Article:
Netflix already knows what kind of spoiler you are

Warning: Spoilers ahead.

Avoiding spoilers on the Internet has now become a full-contact sport, but Netflix has decided to embrace them as a way of life. So, naturally, it’s made a handy personality profile for you. 

Netflix just debuted Living with Spoilers, a site that offers a three-part look into the business of ruining plot twists and surprise endings. According to a recent Canadian survey of Netflix viewers, 72 percent saw spoilers as a part of the everyday struggle. Sixty-nine percent of those surveyed said they’ve accidentally revealed spoilers online or to friends. I’d be interested to see how those stats stack up to an American survey. 

The first section asks, “What kind of spoiler are you?” This leads into a flow chart, which probes deeper into your masochistic psyche and asks if you’ve ever spoiled a show for someone on purpose. Turns out I’m a “clueless spoiler,” which sent me spinning into an existential abyss. Look, I thought everyone had seen Koyaanisqatsi.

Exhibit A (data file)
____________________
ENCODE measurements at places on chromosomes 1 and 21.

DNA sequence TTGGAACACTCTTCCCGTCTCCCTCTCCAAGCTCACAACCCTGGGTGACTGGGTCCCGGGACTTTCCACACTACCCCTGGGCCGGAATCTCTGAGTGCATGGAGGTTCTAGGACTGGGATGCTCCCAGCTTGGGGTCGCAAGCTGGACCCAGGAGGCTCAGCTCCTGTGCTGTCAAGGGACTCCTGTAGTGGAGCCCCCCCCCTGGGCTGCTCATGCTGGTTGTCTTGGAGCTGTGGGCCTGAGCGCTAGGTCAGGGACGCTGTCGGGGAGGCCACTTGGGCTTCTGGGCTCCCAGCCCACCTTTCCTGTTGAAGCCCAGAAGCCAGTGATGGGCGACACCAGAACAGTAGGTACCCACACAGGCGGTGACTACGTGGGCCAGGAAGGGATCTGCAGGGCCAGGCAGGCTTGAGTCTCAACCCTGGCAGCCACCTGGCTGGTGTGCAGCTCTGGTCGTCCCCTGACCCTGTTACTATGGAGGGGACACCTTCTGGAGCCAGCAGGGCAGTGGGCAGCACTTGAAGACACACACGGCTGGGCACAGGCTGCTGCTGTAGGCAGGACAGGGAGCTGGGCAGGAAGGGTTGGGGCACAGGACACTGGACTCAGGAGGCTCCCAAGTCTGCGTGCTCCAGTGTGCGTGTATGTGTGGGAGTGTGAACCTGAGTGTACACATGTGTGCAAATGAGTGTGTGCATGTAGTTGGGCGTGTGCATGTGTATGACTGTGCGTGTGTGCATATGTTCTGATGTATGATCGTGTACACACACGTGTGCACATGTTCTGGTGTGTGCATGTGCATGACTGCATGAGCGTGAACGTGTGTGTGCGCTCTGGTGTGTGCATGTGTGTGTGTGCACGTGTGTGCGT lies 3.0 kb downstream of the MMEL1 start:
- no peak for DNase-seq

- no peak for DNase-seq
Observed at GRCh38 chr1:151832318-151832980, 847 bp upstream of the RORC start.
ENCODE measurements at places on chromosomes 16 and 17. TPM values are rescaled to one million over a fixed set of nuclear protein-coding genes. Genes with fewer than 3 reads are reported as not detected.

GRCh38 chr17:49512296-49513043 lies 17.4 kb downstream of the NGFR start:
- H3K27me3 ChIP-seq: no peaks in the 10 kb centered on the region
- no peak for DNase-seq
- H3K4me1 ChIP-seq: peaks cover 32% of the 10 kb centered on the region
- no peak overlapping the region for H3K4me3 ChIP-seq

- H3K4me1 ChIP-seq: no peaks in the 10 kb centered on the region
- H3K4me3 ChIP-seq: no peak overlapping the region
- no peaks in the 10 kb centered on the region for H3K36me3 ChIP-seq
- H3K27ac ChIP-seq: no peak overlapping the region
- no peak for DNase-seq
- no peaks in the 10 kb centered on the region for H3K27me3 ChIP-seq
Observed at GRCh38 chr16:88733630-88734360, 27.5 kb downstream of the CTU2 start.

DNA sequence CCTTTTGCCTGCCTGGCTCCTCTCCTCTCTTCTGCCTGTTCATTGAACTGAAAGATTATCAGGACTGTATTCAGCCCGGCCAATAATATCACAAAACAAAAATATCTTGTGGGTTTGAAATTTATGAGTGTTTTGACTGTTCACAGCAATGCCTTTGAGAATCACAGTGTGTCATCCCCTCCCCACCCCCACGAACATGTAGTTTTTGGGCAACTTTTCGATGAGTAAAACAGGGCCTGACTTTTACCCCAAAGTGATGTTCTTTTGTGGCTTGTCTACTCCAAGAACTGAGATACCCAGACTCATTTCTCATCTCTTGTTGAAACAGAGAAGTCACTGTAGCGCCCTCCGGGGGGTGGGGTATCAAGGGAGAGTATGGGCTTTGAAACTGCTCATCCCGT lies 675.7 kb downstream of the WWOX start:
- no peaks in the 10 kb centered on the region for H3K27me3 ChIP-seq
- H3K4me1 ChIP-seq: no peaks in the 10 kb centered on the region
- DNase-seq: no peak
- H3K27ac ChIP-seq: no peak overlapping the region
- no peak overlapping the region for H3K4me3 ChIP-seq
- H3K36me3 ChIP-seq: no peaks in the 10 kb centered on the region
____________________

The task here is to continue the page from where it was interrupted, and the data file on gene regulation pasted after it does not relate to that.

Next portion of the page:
I, the clueless spoiler, was then treated to a scene from Mean Girls and not Clueless, and offered a condolence card to those I’ve spoiled shows and movies for. You can “share” the cards on Facebook and Twitter, if you’re into self-flagellation or promoting the existence of the unfortunate term “derp.”


 

Netflix offers further profiles of these spoiler types, including the “coded spoiler,” “shameless spoiler,” “power spoiler,” and “impulsive spoiler.”

There’s also a section for watching some famous spoilers, like the end of Lost, which is great because I don’t want to watch the whole series. The most interesting part might be the “public domain” section, which shows you how well-known spoilers for movies and TV shows are. You can also help rate certain spoilers as “too soon” or “old news.”


 

We spend a lot of time debating how to approach spoilers, and whether there should be rules online, but Netflix wants to change that, which is fair enough. Breaking viewers down into personality types is an easy way to get them to interact with the brand and click through to the site, but it might not necessarily change people’s views on spoilers. 

Bu what do I know? I’m a just clueless spoiler.

Or at least that’s what I want Netflix to think. (Cue me nonchalantly walking away from an explosion in slow motion.)

Photo via Austen Squarepants/Flickr (CC BY 2.0)

Audra Schroeder

Audra Schroeder

Audra Schroeder is the Daily Dot’s senior entertainment writer, and she focuses on streaming, comedy, and music. Her work has previously appeared in the Austin Chronicle, the Dallas Observer, NPR, ESPN, Bitch, and the Village Voice. She is based in Austin, Texas.